Early retirement incentives could save Richmond millions

Posted at 9:43 PM, May 17, 2013
and last updated 2013-05-17 21:43:41-04

RICHMOND, Va. (WTVR) -- For some workers in Richmond, retirement may be right around the corner.

In fact, city leaders are offering qualified employees a chance to retire early and get a lump sum of money to sweeten the deal.

"It gives us the opportunity to get substantial savings and personnel,” said Kathy Graziano, 4th District member of Richmond City Council. "The budget is tight. We have balanced the budget next year on some of those savings.”

Mayor Dwight Jones presented the plan to city council in March as part of his Bi-Annual city budget proposal that’s expected to save the city millions.

Leaders said the voluntary retirement incentive program is a way to balance the budget and maximize city resources without having to layoff employees.

"Private industry does it all the time and it apparently works for them. And I am hoping it will work for us, too,” Graziano said.

Under Richmond’s Voluntary Incentive program:

  • City employees who are 55 years old and worked at least 25 years are eligible.
  • If a city employee is 65 years of age and worked at least 5 years, they're also eligible.
  • The city is also willing to give workers who have at least 33 years of experience anywhere from $7500 to $22,000 to retire.
  • However, city employees who agree to take the buyout, and then decide to go back into the workforce, could face challenges.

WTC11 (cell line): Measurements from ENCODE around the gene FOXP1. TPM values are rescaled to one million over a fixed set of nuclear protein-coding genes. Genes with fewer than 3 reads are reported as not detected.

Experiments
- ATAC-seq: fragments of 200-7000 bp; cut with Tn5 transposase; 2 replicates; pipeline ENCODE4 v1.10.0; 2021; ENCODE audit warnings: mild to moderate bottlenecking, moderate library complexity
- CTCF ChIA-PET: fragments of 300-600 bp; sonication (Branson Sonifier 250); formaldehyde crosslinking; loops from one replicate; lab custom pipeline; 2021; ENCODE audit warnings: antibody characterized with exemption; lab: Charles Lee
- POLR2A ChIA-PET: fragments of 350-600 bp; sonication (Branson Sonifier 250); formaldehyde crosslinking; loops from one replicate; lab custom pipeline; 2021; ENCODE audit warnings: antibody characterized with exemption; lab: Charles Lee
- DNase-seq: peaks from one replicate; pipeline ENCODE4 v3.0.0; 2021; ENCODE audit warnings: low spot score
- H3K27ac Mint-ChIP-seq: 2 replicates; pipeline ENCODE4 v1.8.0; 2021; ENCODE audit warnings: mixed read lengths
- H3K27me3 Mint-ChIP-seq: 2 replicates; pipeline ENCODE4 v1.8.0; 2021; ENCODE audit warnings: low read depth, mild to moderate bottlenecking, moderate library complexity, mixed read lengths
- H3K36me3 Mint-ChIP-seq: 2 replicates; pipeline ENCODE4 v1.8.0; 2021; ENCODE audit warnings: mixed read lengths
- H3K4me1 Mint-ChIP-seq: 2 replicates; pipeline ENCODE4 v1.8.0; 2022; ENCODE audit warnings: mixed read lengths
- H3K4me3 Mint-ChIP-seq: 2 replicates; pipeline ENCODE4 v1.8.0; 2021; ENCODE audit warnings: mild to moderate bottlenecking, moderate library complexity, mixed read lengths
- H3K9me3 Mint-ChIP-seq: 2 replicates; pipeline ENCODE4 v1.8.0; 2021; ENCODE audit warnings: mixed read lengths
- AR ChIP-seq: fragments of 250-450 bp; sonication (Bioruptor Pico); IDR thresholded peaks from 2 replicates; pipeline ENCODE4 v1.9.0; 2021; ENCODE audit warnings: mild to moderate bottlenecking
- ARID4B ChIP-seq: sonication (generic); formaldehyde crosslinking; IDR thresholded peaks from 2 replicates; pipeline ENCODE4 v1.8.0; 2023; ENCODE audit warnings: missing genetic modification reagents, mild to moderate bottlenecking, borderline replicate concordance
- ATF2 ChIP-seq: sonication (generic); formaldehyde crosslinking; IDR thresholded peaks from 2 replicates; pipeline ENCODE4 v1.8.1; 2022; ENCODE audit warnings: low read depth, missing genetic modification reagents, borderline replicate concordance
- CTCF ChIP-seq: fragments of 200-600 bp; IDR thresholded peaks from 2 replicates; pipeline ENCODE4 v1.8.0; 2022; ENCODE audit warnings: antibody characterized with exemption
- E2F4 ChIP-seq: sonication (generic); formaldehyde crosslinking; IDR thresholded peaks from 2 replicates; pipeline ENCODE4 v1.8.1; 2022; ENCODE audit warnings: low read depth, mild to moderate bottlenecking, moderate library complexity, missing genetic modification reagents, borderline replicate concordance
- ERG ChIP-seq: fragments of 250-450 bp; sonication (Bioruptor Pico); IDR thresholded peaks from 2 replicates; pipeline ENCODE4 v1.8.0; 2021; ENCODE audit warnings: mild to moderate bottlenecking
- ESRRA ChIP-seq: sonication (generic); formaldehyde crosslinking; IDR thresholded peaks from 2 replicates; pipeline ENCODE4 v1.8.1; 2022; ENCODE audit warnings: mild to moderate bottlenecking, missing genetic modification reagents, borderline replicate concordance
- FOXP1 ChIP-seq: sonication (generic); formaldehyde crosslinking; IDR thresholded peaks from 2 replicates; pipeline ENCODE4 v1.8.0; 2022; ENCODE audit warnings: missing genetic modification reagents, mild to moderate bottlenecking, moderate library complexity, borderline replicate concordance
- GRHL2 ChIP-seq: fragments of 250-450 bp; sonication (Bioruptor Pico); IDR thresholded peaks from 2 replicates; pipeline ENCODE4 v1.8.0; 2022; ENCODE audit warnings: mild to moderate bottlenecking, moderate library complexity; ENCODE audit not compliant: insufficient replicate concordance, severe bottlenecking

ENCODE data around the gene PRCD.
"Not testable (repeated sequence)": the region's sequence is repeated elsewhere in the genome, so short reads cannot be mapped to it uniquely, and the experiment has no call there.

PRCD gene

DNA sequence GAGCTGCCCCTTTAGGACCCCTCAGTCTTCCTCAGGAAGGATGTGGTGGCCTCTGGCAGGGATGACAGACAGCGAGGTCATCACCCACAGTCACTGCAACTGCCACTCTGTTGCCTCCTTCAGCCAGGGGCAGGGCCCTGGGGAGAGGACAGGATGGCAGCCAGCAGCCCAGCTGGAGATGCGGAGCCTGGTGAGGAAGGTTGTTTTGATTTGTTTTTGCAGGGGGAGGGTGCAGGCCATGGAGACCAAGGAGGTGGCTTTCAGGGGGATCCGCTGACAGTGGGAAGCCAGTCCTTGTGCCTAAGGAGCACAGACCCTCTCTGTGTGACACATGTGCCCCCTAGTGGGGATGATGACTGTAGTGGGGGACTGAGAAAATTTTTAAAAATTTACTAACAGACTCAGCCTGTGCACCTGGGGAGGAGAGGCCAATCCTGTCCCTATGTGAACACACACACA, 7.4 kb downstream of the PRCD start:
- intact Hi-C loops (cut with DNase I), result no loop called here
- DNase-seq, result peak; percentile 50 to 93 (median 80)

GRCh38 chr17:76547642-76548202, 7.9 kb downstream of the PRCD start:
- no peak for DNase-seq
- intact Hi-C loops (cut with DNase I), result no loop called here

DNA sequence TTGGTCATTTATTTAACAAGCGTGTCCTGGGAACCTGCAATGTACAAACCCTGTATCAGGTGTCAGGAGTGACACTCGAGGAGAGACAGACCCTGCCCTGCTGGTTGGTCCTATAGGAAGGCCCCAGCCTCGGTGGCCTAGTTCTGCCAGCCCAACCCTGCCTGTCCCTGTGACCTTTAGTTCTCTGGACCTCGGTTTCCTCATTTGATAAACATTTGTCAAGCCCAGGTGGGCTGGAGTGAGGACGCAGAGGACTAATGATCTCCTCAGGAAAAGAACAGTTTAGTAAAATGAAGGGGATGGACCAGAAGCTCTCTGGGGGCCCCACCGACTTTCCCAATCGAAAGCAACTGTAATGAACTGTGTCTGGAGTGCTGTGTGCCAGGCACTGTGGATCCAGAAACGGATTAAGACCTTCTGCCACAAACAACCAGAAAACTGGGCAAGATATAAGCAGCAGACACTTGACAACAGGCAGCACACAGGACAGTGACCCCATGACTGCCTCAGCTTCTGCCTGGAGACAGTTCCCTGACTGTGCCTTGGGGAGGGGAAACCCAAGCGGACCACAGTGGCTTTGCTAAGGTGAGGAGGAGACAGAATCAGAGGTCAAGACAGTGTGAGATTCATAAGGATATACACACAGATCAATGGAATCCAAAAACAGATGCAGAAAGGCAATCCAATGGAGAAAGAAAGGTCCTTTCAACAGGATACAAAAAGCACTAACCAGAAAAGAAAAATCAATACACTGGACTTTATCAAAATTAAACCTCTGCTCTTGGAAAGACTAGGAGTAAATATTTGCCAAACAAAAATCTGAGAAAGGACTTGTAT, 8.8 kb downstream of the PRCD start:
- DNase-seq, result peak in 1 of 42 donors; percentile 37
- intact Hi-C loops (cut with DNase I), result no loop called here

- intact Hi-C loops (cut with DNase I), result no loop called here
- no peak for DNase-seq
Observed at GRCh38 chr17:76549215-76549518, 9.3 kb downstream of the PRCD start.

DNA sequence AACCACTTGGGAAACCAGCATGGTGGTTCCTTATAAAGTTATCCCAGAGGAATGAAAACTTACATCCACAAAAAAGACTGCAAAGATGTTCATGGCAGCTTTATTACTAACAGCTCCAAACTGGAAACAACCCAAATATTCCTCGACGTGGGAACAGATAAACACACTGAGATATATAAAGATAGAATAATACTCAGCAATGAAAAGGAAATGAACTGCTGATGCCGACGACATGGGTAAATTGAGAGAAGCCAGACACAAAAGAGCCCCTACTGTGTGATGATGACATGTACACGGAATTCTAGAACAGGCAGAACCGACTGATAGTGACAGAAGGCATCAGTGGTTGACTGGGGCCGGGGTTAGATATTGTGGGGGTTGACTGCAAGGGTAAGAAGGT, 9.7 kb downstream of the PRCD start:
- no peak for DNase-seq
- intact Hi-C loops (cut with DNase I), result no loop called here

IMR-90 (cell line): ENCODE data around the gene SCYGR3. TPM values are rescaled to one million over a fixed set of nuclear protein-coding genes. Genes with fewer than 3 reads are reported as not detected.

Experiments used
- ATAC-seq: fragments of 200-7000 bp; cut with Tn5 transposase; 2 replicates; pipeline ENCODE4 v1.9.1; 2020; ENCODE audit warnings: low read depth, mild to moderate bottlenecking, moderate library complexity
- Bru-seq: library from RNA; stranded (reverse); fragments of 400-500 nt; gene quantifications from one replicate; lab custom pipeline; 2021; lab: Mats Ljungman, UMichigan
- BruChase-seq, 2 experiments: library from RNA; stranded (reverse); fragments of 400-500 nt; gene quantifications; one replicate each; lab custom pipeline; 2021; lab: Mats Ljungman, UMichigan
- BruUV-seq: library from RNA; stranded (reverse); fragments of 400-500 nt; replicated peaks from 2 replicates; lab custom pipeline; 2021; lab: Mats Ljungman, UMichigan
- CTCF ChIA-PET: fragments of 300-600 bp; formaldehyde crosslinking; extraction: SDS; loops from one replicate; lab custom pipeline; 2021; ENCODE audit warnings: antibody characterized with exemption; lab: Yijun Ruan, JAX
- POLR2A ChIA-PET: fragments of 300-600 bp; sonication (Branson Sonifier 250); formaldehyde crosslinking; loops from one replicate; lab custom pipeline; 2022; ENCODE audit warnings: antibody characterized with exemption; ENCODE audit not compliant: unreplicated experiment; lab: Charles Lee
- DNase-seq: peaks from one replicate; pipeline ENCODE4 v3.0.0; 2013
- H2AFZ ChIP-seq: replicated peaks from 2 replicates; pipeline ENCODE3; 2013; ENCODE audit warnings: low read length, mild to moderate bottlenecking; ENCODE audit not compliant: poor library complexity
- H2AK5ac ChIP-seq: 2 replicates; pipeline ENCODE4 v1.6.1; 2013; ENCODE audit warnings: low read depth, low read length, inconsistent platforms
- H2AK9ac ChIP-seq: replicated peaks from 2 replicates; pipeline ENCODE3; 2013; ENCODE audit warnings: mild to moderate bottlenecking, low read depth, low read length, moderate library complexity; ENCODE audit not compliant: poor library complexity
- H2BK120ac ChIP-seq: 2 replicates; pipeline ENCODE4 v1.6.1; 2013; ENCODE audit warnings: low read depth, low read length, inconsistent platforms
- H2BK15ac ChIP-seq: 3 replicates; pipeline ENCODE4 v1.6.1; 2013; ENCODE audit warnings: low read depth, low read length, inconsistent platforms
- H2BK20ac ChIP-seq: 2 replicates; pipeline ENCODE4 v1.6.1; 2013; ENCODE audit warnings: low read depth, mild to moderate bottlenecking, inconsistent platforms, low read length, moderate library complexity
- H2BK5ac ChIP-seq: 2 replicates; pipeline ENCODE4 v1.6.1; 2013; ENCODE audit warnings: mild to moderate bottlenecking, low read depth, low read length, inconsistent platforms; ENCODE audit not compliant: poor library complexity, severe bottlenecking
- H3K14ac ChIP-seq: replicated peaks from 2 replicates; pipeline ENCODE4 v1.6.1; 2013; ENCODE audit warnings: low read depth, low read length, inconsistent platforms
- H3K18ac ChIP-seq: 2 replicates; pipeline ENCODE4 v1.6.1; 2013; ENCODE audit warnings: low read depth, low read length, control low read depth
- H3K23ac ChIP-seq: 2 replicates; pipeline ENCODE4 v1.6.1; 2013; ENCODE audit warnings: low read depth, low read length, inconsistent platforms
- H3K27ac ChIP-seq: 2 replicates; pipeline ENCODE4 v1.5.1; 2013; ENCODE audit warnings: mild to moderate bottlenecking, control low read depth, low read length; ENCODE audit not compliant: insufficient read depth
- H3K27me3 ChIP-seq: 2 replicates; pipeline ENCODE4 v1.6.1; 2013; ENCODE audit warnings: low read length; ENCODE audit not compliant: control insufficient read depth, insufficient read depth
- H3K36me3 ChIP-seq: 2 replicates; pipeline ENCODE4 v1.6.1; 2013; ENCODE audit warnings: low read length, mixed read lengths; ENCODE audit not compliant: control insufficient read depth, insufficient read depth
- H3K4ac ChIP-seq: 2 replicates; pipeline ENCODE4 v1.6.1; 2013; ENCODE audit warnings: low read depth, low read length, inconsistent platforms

"The problem is that the employment market is loaded wtih jobs. But many of the jobs are being unfilled because employers are a little bit reluctant to fill them at this point right now. Not knowing what's happening to the economy,” said Elinor Burstein, President, Placement Professionals, Incorporated.

Executive Search Consultant and career coach Elinor Burstein says be prepared to make a lot less and compete with college grads.

"They're doing internships and by the time they graduate college, they actually have work experience in their field," said Burstein. "And obviously commanding less money than a person that's going to be working at 55 years old.”

Under the voluntary retirement incentive program, city workers who qualify would have to wait six months or up to a year to reapply for a city job.

If the plan is approved by city council, qualified employees could retire as early as this Fall.

Richmond offered the same program back in 1990 and 1991. City leaders say 389 eligible employees of which 253 (65%) participated in 1990. In 1991, 619 employees were eligible and 285 (46%) took advantage of the program.